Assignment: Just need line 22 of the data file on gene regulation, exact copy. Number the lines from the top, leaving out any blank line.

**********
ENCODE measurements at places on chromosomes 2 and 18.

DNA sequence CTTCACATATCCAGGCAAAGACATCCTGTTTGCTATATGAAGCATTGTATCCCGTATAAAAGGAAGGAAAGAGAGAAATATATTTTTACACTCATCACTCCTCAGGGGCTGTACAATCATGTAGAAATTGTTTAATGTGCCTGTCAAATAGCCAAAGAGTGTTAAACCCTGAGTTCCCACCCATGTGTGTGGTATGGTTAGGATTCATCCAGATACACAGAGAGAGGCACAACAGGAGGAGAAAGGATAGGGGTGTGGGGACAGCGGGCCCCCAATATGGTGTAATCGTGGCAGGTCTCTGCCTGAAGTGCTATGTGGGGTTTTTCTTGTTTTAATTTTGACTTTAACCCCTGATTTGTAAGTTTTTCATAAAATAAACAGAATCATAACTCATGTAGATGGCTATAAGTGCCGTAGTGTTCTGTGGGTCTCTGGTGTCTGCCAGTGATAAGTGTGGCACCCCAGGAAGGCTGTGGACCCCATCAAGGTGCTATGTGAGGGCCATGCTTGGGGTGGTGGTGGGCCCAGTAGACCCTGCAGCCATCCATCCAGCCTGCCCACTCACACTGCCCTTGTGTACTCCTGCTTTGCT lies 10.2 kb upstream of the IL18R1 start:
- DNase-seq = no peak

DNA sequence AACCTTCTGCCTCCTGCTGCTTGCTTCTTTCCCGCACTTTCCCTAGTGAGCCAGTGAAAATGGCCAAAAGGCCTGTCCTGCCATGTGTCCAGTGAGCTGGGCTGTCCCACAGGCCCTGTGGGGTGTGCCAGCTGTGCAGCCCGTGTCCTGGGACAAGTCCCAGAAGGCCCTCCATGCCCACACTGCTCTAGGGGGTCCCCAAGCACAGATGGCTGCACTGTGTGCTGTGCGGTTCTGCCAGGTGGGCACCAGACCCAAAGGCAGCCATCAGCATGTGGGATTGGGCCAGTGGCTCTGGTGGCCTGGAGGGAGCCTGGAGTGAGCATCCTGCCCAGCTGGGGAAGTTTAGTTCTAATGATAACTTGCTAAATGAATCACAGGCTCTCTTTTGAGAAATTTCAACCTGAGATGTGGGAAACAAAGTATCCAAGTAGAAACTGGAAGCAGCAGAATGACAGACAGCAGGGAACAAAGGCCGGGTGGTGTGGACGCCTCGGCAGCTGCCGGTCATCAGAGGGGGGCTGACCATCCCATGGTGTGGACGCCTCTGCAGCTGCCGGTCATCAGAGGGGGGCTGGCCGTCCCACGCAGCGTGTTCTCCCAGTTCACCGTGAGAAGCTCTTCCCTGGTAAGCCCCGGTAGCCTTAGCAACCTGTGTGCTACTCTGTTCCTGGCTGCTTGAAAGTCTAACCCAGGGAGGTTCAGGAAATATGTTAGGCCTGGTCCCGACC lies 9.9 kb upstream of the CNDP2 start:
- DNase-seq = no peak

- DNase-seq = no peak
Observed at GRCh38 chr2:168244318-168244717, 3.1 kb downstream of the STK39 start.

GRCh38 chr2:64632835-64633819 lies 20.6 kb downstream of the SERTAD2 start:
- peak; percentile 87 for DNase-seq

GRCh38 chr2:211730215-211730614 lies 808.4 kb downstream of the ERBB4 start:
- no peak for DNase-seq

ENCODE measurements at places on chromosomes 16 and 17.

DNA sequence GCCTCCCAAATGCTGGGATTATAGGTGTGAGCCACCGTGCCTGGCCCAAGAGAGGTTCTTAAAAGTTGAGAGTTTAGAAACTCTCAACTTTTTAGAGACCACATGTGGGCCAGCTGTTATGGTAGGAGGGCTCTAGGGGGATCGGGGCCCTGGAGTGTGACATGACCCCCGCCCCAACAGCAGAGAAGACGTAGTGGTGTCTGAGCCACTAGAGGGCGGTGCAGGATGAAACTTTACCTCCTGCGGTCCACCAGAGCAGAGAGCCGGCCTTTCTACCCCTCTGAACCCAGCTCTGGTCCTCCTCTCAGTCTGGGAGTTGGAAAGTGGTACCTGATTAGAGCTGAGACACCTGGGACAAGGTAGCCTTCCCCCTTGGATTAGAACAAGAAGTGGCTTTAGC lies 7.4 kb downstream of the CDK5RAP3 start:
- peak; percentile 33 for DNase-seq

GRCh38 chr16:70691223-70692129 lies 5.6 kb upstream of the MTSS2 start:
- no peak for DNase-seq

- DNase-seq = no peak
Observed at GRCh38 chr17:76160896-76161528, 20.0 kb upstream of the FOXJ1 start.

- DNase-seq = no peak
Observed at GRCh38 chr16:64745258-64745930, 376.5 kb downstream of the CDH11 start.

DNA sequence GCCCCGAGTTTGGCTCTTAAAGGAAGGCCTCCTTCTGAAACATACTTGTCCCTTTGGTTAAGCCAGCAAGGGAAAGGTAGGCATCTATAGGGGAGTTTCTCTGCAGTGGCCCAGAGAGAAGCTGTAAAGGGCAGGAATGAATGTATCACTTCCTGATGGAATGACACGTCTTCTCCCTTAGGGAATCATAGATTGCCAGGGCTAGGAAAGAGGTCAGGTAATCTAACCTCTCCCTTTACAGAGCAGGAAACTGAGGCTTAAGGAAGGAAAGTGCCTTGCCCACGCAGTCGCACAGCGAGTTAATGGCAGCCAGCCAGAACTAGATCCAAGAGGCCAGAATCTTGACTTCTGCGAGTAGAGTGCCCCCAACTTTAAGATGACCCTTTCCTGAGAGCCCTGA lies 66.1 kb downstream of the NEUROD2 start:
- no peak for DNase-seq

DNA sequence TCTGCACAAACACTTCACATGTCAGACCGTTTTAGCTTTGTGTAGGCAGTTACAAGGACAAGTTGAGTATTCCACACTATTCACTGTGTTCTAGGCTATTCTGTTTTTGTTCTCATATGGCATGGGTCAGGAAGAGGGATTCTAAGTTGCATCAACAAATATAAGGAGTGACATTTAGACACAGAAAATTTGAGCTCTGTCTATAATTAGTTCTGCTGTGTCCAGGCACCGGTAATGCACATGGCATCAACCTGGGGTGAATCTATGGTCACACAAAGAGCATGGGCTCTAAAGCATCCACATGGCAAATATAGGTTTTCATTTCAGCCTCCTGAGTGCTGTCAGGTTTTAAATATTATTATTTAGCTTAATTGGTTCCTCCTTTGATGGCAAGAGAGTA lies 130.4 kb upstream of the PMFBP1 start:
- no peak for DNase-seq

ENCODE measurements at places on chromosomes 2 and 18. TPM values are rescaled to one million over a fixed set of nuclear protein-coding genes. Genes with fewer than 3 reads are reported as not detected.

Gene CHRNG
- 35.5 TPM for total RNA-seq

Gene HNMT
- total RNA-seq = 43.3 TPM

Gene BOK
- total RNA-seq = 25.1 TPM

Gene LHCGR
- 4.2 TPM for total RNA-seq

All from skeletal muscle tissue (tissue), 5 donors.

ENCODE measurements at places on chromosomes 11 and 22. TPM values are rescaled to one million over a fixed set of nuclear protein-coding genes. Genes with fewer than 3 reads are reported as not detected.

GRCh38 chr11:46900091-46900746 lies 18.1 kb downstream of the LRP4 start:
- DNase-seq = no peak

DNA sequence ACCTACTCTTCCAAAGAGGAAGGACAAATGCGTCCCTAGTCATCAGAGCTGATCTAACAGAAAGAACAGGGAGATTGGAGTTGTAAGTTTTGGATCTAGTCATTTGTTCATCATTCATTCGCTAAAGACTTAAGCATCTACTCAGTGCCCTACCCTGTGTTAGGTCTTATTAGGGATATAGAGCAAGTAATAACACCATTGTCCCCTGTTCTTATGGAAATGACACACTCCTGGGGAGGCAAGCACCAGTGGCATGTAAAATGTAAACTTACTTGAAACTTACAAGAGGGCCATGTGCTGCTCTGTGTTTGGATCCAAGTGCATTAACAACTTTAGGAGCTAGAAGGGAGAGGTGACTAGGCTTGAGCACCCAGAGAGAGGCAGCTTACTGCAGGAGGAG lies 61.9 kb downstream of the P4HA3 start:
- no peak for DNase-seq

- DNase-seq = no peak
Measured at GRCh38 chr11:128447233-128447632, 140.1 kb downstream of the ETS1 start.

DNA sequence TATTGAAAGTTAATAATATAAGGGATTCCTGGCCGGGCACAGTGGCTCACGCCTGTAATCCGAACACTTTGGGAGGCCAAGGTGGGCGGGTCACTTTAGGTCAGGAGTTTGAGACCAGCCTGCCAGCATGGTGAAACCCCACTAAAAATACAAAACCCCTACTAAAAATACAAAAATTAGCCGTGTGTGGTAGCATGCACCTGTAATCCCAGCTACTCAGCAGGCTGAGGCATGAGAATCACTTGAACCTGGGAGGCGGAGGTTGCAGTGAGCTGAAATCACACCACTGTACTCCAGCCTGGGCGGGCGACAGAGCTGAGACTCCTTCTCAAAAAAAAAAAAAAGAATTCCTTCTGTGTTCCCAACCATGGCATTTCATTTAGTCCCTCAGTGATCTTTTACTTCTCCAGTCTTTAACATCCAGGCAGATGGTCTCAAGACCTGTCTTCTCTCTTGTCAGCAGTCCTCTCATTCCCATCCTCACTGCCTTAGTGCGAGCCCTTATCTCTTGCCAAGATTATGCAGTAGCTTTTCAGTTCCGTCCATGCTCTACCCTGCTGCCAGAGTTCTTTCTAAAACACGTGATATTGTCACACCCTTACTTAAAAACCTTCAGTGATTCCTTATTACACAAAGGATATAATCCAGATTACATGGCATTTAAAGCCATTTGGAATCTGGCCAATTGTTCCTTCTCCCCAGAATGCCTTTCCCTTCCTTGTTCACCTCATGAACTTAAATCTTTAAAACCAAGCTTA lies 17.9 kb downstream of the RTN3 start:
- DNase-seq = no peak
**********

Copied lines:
- no peak for DNase-seq